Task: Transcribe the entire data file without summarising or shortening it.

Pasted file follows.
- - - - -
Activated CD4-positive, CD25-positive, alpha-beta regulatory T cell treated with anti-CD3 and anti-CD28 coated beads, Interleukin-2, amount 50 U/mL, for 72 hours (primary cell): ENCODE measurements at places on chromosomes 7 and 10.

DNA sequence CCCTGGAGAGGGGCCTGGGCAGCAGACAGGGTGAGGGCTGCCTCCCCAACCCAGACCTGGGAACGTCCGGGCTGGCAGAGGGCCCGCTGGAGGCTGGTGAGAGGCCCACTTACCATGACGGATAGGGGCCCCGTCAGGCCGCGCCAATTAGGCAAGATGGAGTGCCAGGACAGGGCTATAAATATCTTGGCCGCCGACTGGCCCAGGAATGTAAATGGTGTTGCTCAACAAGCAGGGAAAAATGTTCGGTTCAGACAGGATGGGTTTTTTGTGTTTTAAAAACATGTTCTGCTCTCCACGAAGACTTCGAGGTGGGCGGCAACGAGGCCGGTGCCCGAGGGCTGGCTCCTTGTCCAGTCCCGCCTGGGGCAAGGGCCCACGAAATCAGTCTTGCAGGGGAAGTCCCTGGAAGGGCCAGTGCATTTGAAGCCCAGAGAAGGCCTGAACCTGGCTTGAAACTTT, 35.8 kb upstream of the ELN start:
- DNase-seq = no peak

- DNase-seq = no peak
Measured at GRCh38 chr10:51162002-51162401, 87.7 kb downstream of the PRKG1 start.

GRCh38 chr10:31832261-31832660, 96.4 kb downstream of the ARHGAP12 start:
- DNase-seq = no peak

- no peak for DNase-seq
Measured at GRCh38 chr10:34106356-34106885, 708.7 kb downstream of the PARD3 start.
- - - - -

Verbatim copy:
Activated CD4-positive, CD25-positive, alpha-beta regulatory T cell treated with anti-CD3 and anti-CD28 coated beads, Interleukin-2, amount 50 U/mL, for 72 hours (primary cell): ENCODE measurements at places on chromosomes 7 and 10.

DNA sequence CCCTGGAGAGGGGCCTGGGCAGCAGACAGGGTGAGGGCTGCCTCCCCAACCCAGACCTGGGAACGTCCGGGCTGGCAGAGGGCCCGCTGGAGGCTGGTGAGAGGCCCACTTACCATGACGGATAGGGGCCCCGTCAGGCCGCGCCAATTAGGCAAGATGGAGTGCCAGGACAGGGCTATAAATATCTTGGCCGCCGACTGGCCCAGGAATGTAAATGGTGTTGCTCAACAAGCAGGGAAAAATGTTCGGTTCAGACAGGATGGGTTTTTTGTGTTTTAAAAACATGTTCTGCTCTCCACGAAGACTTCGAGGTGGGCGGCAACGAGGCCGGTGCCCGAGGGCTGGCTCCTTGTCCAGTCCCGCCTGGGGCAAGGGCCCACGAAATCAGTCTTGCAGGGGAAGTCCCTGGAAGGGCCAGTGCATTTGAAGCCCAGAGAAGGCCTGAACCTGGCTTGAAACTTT, 35.8 kb upstream of the ELN start:
- DNase-seq = no peak

- DNase-seq = no peak
Measured at GRCh38 chr10:51162002-51162401, 87.7 kb downstream of the PRKG1 start.

GRCh38 chr10:31832261-31832660, 96.4 kb downstream of the ARHGAP12 start:
- DNase-seq = no peak

- no peak for DNase-seq
Measured at GRCh38 chr10:34106356-34106885, 708.7 kb downstream of the PARD3 start.